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George Will

George Will: ERA reappears as tragedy

| Wednesday, June 13, 2018, 8:53 p.m.
Phyllis Schlafly, a foe of the Equal Rights Amendment, addresses her supporters at a rally Nov. 22, 1977, at the State Capitol in Springfield, Ill.
Associated Press
Phyllis Schlafly, a foe of the Equal Rights Amendment, addresses her supporters at a rally Nov. 22, 1977, at the State Capitol in Springfield, Ill.


Karl Marx was no more mistaken than usual when he said that historic people and events appear twice, first as tragedy, then as farce. Today's advocates of a musty fragment of the 1970s, the Equal Rights Amendment, are demonstrating that something that begins as farce can reappear as tragedy, because abuse of the Constitution is tragic.

With Illinois slouching toward bankruptcy, its Legislature must have better things to do, yet it recently ratified the ERA. But can a legislative cadaver be ratified?

On March 22, 1972, a stampeding Congress sent to the states for ratification this constitutional amendment: “Equality of rights under the law shall not be denied or abridged ... on account of sex.” Without seriously considering what this would add to the 14th Amendment's guarantee to “any person” of “equal protection of the laws,” the House and Senate passed it 354-24 and 84-8, respectively.

Legislators sworn to “support and defend” the Constitution voted to clutter it with language the meaning of which they did not — could not — know. The meaning was irrelevant to the main purpose, which was to grandstand with an amendment the first, and for many advocates the sufficient, function of which was “consciousness-raising” — to “put women in the Constitution.”

Because the Constitution's framers believed that the most important decisions should not be taken on slender majorities, and that frequent amendments would impair the Constitution's majesty, they required amendments to pass both houses of Congress with two-thirds majorities and receive ratification by three-quarters of the states. Since then, constitutional morality has evolved the principle that ratification should occur during a predetermined period of deliberation.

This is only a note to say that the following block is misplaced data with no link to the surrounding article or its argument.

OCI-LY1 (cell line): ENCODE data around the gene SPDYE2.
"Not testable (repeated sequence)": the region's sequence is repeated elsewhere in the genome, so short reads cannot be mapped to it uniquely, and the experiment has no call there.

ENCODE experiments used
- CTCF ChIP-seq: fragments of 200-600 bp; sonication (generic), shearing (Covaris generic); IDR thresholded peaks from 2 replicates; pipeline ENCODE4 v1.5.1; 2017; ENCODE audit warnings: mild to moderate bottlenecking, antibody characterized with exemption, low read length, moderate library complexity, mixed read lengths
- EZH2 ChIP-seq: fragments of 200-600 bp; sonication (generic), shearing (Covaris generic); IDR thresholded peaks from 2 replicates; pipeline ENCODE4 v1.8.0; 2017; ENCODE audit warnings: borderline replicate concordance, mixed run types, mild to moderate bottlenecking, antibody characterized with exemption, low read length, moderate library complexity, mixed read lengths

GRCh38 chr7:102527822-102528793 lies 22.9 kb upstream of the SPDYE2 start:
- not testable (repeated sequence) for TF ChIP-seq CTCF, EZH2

So, Congress required ERA ratification within seven years, which was generous: The first 10 amendments (aka the Bill of Rights) were ratified in 27 months. The average time for ratifying amendments since the first 10 has been 16 months, and no amendment has taken even four years.

Twenty states ratified the ERA in three months. In January 1977, four years and 10 months into the process, Indiana became the 35th and last state to ratify it. Twenty-six of the 35 referred to the seven-year deadline in their resolutions of ratification. By a simple majority, not the two-thirds required for amendments, Congress extended the deadline for 39 months — but only for states that had not ratified it. It died in 1982, in its 123rd month, having gone longer without a single additional state's ratification than it took to get all of its original 35.

The only federal court to rule on the four-year extension held it unconstitutional, and said all rescissions were valid. Now, however, ERA advocates argue that the clock can never expire on ratification — states can vote over and over until they ratify it, and no ratification can be rescinded. In 2017, Nevada ratified the cadaver, so ERA proponents insist they are just one state away from victory. But, inconveniently, ERA supporters in Congress have repeatedly reintroduced it (most recently in January 2017), thereby conceding that the process must begin again.

Which is farcical. In 1972, there were 13 women in the House and two in the Senate. Today there are 90 in the House and 23 in the Senate, reflecting 46 years of legal and social changes that a prompt ratification of the ERA would not have hastened and that consignment of the ERA to the attic of 1970s nostalgia will not impede.

George Will is a columnist for The Washington Post. His email address is

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